Mike Brophy - Saturday Feb. 22, 2014 21:45 ET

5 things Sweden needs to do to win gold in men's hockey

Karlsson and King Henrik keys to victory

Henrik Lundqvist of Sweden
Sweden's Henrik Lundqvist is one of the best goalies in the world -- he's got to be on his A game on Sunday. (Photo by Martin Rose/Getty Images)

Senior hockey writer Mike Brophy analyzes Sweden's strong suits which could factor into a win over Canada on Sunday at 7 a.m. ET.

Erik Karlsson must star: Arguably the most exciting individual in the tournament, the baby-faced Norris Trophy winner in 2012 can do it all: score, set up goals, lead the rush and control the tempo of the game. He suffers the occasional defensive lapse, but usually makes up for his errors with his offensive contribution.

Henrik must be king: Goaltender Henrik Lundqvist is the player the other Swedes look for to lead the way. He has been superbly steady between the pipes and must remain that way. With the Swedes down several great scorers because of injury, Lundqvist’s contribution becomes paramount.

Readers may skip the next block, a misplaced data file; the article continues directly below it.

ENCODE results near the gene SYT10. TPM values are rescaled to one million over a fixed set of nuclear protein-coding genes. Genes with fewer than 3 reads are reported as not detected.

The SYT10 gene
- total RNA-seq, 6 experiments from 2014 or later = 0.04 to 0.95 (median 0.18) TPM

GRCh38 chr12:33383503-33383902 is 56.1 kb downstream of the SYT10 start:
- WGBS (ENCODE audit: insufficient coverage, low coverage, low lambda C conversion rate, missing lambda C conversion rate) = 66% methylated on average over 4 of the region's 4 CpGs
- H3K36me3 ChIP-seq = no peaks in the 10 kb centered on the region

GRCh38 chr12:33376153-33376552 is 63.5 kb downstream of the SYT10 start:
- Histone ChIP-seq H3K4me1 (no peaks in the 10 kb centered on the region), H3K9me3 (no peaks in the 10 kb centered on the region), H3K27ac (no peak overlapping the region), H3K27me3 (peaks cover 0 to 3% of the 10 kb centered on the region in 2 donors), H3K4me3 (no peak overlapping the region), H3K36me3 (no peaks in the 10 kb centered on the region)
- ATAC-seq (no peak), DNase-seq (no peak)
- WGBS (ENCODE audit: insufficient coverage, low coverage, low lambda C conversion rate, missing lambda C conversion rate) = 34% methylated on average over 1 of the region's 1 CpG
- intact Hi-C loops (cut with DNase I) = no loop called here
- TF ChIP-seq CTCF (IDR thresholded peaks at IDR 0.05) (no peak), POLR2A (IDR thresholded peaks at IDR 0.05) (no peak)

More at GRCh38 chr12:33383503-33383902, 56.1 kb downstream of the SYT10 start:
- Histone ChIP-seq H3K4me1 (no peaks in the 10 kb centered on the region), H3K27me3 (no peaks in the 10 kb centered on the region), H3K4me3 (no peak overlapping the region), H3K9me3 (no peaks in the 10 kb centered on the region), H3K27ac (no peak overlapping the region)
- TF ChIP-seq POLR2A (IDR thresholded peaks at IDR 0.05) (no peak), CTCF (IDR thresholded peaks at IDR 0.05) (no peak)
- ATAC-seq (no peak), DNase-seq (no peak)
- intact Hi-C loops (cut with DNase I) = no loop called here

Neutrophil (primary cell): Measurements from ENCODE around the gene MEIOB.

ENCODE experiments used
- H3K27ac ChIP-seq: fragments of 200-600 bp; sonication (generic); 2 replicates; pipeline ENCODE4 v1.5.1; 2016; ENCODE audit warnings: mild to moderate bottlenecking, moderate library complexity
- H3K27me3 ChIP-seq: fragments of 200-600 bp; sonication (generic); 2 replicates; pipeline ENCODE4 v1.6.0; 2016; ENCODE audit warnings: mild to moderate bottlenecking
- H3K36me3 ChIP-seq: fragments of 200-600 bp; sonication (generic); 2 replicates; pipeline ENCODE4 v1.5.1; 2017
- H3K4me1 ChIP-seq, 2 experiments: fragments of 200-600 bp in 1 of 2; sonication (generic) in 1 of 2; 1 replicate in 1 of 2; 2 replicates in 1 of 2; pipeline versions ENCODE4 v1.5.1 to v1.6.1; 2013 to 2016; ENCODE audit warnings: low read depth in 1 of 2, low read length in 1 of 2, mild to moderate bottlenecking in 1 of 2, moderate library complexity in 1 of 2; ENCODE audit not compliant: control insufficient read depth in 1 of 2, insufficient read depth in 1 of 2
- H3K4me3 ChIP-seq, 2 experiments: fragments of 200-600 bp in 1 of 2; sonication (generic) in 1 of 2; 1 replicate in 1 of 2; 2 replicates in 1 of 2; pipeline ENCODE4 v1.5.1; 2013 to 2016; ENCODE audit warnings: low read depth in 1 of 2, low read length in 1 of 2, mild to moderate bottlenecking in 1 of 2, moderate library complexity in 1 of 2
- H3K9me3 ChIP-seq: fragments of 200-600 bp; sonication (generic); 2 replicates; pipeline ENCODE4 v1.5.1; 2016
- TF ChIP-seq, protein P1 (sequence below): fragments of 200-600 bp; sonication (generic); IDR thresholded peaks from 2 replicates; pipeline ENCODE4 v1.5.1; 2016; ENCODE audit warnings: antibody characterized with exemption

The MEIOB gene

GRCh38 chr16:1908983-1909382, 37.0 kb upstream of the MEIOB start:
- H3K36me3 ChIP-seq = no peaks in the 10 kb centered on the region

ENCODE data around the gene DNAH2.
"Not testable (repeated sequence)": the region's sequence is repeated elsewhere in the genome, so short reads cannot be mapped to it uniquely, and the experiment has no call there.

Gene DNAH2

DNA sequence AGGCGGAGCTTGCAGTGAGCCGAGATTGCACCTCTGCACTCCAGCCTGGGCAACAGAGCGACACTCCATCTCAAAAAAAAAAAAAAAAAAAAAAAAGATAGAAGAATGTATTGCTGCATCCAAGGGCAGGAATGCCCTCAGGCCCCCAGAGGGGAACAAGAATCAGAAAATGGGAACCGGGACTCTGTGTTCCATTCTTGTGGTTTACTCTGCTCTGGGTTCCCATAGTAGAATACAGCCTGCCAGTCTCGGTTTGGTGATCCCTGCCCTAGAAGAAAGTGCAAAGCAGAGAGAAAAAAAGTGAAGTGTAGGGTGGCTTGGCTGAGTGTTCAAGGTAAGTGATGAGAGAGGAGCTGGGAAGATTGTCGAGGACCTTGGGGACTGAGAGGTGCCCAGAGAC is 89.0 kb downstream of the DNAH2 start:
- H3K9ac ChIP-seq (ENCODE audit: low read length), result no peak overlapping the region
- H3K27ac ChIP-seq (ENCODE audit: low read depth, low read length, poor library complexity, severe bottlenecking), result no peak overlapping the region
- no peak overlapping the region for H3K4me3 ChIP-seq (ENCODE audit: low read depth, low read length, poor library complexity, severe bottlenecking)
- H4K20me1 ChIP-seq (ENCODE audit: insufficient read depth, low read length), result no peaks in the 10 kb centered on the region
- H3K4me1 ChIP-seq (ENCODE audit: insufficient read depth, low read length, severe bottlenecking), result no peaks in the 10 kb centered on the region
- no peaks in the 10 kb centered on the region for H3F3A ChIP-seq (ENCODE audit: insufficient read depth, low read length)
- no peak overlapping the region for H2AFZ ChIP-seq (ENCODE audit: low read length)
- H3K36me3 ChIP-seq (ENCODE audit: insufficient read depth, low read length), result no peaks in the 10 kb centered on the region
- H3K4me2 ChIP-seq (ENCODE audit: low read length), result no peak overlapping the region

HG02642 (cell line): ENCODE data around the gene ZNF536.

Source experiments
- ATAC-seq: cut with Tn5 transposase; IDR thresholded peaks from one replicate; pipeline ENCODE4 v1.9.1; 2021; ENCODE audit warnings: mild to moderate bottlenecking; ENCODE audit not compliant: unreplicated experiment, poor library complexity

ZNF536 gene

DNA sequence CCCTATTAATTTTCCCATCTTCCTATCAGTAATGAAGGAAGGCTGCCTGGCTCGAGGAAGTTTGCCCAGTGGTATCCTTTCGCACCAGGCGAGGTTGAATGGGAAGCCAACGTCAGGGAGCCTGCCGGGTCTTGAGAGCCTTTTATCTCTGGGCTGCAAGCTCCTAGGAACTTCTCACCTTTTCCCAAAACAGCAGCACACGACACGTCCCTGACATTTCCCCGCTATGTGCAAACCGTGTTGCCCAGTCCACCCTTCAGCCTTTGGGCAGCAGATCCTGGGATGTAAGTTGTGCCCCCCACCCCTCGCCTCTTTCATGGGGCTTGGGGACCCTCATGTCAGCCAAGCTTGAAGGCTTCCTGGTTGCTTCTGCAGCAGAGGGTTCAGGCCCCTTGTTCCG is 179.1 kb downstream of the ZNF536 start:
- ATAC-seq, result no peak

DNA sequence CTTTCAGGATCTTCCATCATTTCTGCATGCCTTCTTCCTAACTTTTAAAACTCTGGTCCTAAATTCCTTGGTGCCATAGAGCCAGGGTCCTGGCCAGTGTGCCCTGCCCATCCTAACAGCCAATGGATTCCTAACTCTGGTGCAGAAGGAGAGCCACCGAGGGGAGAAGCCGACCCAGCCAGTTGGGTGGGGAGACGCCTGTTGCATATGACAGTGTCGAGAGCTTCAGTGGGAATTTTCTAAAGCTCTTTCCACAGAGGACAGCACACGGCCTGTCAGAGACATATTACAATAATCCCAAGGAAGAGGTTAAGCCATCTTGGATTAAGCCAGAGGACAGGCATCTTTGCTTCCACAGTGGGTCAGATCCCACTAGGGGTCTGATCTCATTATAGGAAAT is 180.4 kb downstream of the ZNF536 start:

The power play: Sweden has the best power play in the Olympic tournament, having scored seven times in 19 odd-man advantages. Karlsson leads the team with three power play goals and is a threat to score just about every time the opposition takes a penalty.

Standing up to Canada: If the Canadians decide to get physical, the Swedes must not back down. Thus far Canada has not been particularly physical through five games, but in a one-game showdown it may try to run the Swedes out of the rink. Sweden has grit, to be sure, but generally relies on speed and finesse to win games. It is hard to imagine Sweden being intimidated by Canada.

Score early: Canada has had all kinds of difficulty scoring in this tournament and may panic if the Swedes go up by a goal or two early. If Canada falls behind a little, panic may set in -  especially among the numerous players that were expected to lead the team offensively, but have not scored in Sochi. Conversely, if Canada gets an early lead, it has demonstrated a real ability to suffocate the opposition’s offence.

Comments on this story are moderated. Comments will appear immediately but may be removed if they violate our Submission Guidelines. Comments are open and welcome for three days after the story is published. We reserve the right to close comments before then.

Submission Policy

Note: The CBC does not necessarily endorse any of the views posted. By submitting your comments, you acknowledge that the CBC has the right to reproduce, broadcast and publicize those comments or any part thereof in any manner whatsoever. Please note that comments are moderated and published according to our submission guidelines.